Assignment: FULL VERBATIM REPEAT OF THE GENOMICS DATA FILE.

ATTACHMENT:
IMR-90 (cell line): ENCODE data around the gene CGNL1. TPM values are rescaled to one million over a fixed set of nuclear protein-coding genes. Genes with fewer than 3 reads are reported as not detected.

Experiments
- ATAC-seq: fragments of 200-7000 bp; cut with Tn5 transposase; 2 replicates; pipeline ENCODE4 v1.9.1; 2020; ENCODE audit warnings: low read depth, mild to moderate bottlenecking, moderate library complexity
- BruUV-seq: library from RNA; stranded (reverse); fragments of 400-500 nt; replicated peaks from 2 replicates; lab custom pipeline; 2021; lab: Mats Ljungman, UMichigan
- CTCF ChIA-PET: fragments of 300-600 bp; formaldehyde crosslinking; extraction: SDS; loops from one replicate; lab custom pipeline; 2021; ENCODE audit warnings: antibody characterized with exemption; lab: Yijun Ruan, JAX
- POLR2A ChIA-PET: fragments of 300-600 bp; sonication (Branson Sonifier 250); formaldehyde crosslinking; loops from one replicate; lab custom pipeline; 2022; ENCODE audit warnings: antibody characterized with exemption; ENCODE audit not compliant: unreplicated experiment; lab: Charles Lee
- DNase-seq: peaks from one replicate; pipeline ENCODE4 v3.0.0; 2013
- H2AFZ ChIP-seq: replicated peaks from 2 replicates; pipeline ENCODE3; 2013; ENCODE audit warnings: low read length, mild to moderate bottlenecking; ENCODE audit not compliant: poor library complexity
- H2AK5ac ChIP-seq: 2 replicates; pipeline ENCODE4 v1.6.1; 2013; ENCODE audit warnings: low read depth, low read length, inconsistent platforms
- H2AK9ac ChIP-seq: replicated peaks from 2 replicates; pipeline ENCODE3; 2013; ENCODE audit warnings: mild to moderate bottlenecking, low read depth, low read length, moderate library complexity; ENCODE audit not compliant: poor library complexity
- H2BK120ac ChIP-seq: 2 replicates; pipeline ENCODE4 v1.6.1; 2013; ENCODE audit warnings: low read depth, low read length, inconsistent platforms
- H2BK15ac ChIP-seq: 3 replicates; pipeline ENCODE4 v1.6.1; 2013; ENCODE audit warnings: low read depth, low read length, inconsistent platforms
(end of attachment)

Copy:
IMR-90 (cell line): ENCODE data around the gene CGNL1. TPM values are rescaled to one million over a fixed set of nuclear protein-coding genes. Genes with fewer than 3 reads are reported as not detected.

Experiments
- ATAC-seq: fragments of 200-7000 bp; cut with Tn5 transposase; 2 replicates; pipeline ENCODE4 v1.9.1; 2020; ENCODE audit warnings: low read depth, mild to moderate bottlenecking, moderate library complexity
- BruUV-seq: library from RNA; stranded (reverse); fragments of 400-500 nt; replicated peaks from 2 replicates; lab custom pipeline; 2021; lab: Mats Ljungman, UMichigan
- CTCF ChIA-PET: fragments of 300-600 bp; formaldehyde crosslinking; extraction: SDS; loops from one replicate; lab custom pipeline; 2021; ENCODE audit warnings: antibody characterized with exemption; lab: Yijun Ruan, JAX
- POLR2A ChIA-PET: fragments of 300-600 bp; sonication (Branson Sonifier 250); formaldehyde crosslinking; loops from one replicate; lab custom pipeline; 2022; ENCODE audit warnings: antibody characterized with exemption; ENCODE audit not compliant: unreplicated experiment; lab: Charles Lee
- DNase-seq: peaks from one replicate; pipeline ENCODE4 v3.0.0; 2013
- H2AFZ ChIP-seq: replicated peaks from 2 replicates; pipeline ENCODE3; 2013; ENCODE audit warnings: low read length, mild to moderate bottlenecking; ENCODE audit not compliant: poor library complexity
- H2AK5ac ChIP-seq: 2 replicates; pipeline ENCODE4 v1.6.1; 2013; ENCODE audit warnings: low read depth, low read length, inconsistent platforms
- H2AK9ac ChIP-seq: replicated peaks from 2 replicates; pipeline ENCODE3; 2013; ENCODE audit warnings: mild to moderate bottlenecking, low read depth, low read length, moderate library complexity; ENCODE audit not compliant: poor library complexity
- H2BK120ac ChIP-seq: 2 replicates; pipeline ENCODE4 v1.6.1; 2013; ENCODE audit warnings: low read depth, low read length, inconsistent platforms
- H2BK15ac ChIP-seq: 3 replicates; pipeline ENCODE4 v1.6.1; 2013; ENCODE audit warnings: low read depth, low read length, inconsistent platforms